I am an emotionally intelligent person with bipolar. Measured by EQ, emotional intelligence is about our experience of self and social.
I have grown a lot in the area of self. In my emotional battles, I called out for help…and more often than not, I turned to my inner strength and inner awareness. I first asked myself the question, “how am I feeling?” – there are differences between emotions and feelings but I will treat them as the same here. I felt happy, sad, angry, joyful, confused, and so on.
So I became aware of my emotions which centred me to some degree. In my awareness, I asked myself, “what will I do?” Often the action involved writing in my diary and I loved to dabble my pen in a random stream of consciousness. I pondered what good things to do: walk in the sun; stay away from my computer; mix with my friends; and read a book.
My self gradually began to expand: I was no longer consumed with my small fleeting emotions but instead I concentrated on the longer lasting ones such as the feeling of peace. I left my bedroom where the walls were caving in and went into the kitchen to make a cup of tea. How intelligent!
My experience of social was multiplied by my development of self. My intelligent self connected with the self of another. Just like I went from my bedroom into the kitchen, I went from the kitchen into the shared living space where my sister often read or watched television. I first enquired into her well being and then sussed whether or not it was sociable to share my emotions. I listened to her day’s events and to her underlining feelings. I stayed with her emotions and offered a kind word.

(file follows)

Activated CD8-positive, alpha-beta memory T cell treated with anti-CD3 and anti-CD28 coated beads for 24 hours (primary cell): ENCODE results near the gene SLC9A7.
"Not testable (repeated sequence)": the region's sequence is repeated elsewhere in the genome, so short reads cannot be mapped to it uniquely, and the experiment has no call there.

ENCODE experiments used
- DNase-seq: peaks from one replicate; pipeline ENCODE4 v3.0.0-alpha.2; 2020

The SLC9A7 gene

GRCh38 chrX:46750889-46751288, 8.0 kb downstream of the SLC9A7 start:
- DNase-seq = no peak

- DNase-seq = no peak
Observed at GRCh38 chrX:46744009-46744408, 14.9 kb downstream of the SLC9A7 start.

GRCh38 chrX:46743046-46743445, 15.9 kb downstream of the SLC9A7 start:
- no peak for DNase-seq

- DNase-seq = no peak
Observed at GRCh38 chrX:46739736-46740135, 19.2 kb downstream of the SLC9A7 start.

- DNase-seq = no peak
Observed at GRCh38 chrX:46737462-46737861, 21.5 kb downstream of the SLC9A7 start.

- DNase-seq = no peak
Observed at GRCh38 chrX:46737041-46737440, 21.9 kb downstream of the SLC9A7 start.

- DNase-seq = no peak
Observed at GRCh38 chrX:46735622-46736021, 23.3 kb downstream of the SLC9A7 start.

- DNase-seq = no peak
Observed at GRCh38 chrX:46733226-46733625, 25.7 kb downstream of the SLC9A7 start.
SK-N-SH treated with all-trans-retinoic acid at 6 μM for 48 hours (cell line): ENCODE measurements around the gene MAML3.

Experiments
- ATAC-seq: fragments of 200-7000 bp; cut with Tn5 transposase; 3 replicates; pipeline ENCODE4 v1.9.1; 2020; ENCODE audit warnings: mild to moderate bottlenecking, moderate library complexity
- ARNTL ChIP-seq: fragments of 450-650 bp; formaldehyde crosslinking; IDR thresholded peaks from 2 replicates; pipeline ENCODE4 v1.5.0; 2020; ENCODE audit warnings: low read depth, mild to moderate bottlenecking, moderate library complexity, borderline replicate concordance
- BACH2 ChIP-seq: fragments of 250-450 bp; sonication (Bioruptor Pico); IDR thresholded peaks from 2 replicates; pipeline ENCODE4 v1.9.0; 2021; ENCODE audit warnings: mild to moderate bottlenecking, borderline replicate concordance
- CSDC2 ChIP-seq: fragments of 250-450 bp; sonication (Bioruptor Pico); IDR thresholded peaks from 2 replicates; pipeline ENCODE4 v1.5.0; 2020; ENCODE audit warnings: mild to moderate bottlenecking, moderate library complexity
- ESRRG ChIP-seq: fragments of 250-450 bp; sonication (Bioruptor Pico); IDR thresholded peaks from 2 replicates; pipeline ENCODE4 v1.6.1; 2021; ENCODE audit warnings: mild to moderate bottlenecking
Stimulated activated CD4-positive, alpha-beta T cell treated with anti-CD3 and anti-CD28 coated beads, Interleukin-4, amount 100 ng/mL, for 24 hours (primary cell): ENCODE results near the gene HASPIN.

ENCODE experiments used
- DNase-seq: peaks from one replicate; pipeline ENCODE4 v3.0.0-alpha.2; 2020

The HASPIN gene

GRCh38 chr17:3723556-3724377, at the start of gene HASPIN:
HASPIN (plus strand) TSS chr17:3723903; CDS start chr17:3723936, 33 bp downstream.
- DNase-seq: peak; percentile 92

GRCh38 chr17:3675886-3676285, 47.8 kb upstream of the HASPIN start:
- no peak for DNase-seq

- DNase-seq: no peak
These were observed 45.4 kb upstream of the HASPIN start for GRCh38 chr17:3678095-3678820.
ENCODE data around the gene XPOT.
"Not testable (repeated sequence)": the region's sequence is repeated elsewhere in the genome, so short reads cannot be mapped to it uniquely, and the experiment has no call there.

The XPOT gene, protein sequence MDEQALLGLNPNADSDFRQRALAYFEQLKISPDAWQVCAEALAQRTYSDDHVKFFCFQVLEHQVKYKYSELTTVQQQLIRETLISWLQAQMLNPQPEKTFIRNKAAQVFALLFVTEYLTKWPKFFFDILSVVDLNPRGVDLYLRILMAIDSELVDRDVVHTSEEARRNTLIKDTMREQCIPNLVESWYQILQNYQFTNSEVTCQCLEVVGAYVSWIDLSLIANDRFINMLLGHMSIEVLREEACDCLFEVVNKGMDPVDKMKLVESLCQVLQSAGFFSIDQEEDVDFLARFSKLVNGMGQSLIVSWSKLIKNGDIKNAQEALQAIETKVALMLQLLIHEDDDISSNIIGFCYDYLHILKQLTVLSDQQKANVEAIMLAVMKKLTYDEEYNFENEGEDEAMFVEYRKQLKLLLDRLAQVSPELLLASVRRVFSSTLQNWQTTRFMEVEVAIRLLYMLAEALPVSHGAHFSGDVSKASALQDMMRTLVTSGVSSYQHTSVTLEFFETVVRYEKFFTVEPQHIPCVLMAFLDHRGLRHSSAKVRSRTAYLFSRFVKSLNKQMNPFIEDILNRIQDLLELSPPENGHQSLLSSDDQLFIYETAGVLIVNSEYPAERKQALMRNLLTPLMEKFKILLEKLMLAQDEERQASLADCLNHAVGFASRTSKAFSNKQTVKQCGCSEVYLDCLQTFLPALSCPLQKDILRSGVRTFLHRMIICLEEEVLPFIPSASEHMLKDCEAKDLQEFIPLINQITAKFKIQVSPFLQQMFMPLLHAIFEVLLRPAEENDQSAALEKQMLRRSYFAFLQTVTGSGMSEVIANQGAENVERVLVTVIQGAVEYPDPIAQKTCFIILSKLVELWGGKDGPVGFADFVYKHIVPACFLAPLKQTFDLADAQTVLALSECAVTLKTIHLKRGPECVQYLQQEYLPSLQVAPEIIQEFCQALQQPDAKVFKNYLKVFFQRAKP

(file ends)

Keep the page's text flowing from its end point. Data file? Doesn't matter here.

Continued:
When my sister was in good enough form to ask how I had been, I opened up. I expressed frustration on the state of my mental health or I shared my confusion. We formed a social bond and our world expanded even further. That gave us another few points on our EQ test!
When I attended college and the workplace, my social connections became like interconnected strings which linked to my instructor and to a roomful of colleagues as I made a presentation. It was easy to spot the person with a high IQ, like the Minister of State who zoned in on the crux of a conversation. With greater depth, I tuned into the EQ genius who expressed a genuine emotion and triggered the creative ideas of others.
A short cut to high emotional intelligence is not to analyse, rationalise, and doubt but to listen, notice, and ponder.
Leaders of the world
Bipolar has graced me with the ability to influence my world for the greater good. Generally, I can see beyond my ego and let go… The great thing about emotional intelligence is that you can get smarter and smarter the more you develop self and social. In an unexpected way, I am smarter than I ever imagined.
Finally, research shows that workers with high leadership potential are far stronger on emotional intelligence than their peers. Cognitive intelligence, measured by IQ, is important too. But if you want to be a leader of the world, catch onto your emotions ladies and gentlemen!
Photo thanks to my friend Brendan McManus SJ